What is your sentence?

This is a favorite question of the author Daniel Pink, though he acknowledges in his book Drive that it can be traced back to the journalist and pioneering Congresswoman Clare Booth Luce. While visiting John F. Kennedy early in his presidency, Luce expressed concern that Kennedy might be in danger of trying to do too much, thereby losing focus. She told him “a great man is a sentence”—meaning that a leader with a clear and strong purpose could be summed up in a single line (e.g., “Abraham Lincoln preserved the union and freed the slaves.”). Pink believes this concept can be useful to anyone, not just presidents; your sentence might be, “He raised four kids who became happy, healthy adults,” or “She invented a device that made people’s lives easier.” If your sentence is a goal not yet achieved, then you also must ask: How might I live up to my own sentence?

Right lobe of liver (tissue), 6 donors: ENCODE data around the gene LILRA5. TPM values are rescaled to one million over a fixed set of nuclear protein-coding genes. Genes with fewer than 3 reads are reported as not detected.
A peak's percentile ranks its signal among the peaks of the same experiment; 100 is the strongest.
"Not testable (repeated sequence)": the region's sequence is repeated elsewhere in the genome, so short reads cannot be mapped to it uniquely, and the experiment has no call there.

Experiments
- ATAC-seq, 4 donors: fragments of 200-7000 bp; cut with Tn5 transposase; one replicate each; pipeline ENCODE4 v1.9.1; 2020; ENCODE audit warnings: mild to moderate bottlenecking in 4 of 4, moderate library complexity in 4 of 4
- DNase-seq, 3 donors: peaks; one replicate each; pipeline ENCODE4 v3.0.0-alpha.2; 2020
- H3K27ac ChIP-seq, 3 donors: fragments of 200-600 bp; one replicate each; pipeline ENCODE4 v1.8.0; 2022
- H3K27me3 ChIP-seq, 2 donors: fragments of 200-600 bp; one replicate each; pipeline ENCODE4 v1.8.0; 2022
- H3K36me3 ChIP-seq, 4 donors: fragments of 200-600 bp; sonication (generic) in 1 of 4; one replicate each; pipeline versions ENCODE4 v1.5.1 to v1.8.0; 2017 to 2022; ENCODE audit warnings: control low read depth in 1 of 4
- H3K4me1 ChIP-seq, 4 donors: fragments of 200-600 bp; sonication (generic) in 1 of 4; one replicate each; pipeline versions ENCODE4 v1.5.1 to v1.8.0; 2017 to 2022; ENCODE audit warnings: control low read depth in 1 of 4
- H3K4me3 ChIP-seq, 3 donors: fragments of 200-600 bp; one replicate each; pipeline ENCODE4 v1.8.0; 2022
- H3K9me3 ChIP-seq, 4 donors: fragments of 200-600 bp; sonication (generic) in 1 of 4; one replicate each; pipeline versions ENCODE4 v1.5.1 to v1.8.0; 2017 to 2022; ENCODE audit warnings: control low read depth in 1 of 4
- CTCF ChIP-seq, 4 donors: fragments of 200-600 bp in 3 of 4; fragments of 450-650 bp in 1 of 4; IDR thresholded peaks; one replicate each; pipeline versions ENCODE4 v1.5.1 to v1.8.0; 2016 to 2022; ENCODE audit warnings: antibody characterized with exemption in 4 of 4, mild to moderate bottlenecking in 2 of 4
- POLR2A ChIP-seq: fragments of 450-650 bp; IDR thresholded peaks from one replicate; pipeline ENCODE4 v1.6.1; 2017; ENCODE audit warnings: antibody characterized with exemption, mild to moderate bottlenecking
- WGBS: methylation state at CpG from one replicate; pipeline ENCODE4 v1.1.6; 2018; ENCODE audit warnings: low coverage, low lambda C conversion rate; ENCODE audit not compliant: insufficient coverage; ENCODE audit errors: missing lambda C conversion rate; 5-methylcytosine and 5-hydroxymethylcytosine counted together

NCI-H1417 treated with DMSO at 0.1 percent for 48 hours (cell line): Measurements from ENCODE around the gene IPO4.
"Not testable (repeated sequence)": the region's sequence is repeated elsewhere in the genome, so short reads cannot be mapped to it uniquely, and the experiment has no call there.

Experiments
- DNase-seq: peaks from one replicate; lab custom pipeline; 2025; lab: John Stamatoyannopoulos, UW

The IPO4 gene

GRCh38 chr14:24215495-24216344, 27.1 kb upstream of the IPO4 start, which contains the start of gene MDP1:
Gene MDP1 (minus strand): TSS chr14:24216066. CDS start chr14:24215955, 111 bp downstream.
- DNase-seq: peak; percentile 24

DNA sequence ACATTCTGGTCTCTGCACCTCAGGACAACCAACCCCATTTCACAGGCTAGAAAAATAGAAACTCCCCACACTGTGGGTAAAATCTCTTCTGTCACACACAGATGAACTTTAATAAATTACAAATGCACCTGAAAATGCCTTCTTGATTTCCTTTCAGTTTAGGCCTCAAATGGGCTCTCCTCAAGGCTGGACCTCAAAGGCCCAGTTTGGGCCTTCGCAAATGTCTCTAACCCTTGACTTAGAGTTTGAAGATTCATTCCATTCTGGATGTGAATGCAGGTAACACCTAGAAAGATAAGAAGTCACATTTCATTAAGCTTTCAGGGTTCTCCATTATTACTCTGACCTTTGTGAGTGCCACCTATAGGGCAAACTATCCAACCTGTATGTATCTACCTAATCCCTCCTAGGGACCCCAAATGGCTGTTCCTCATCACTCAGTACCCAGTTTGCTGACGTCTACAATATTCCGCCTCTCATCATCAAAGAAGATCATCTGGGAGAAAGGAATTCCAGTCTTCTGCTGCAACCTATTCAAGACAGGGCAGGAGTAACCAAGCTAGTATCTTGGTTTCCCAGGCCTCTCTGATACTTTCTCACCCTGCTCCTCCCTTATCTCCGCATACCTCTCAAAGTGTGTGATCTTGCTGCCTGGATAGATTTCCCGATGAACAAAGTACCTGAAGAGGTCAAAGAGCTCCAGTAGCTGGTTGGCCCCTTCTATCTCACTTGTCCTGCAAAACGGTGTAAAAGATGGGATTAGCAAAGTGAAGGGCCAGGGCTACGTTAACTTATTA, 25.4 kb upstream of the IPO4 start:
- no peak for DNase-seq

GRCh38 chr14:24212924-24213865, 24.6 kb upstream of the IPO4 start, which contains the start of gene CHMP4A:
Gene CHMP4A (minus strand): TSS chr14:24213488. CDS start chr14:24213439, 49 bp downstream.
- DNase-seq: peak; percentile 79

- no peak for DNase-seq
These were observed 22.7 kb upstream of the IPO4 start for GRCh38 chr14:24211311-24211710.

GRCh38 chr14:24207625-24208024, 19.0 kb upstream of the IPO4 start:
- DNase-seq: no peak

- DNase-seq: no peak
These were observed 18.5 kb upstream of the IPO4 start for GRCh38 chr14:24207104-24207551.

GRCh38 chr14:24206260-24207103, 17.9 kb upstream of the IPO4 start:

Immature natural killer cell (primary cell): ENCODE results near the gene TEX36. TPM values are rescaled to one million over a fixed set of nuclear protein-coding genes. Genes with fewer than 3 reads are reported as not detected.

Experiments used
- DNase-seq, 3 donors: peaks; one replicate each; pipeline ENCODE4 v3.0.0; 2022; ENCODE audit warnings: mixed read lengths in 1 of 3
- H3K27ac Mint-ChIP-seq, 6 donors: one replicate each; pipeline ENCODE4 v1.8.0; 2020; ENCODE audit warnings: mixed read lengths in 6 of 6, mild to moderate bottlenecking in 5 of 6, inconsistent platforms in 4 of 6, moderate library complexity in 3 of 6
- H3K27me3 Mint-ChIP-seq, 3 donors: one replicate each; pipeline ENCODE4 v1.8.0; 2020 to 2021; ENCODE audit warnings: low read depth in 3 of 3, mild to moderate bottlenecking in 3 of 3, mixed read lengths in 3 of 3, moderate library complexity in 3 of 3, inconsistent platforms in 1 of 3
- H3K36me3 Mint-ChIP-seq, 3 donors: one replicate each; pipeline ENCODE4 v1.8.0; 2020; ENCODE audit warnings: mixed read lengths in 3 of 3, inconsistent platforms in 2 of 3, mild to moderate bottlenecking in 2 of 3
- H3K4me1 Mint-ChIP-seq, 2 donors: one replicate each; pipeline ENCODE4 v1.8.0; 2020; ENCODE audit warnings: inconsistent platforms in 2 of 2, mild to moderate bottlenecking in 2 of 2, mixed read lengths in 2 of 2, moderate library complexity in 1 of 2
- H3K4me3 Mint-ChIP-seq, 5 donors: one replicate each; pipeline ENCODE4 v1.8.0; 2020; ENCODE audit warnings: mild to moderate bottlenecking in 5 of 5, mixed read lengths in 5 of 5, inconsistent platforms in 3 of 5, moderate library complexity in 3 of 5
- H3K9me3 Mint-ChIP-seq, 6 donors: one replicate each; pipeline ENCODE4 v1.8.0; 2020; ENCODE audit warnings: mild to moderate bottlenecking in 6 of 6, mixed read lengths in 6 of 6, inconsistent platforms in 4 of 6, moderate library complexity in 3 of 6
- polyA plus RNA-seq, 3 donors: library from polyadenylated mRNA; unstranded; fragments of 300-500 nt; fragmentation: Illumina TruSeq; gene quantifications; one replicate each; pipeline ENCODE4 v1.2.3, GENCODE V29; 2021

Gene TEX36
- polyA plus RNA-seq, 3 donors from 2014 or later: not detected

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About the Author

Journalist and speaker Warren Berger realized that the majority of successful creatives and entrepreneurs he was interviewing over the years were great questioners. His wondering about "How can we all learn to do what they do?” led to this website and the writing of his latest book, A MORE BEAUTIFUL QUESTION. Follow him on Twitter at @GlimmerGuy and subscribe to his blog posts here.

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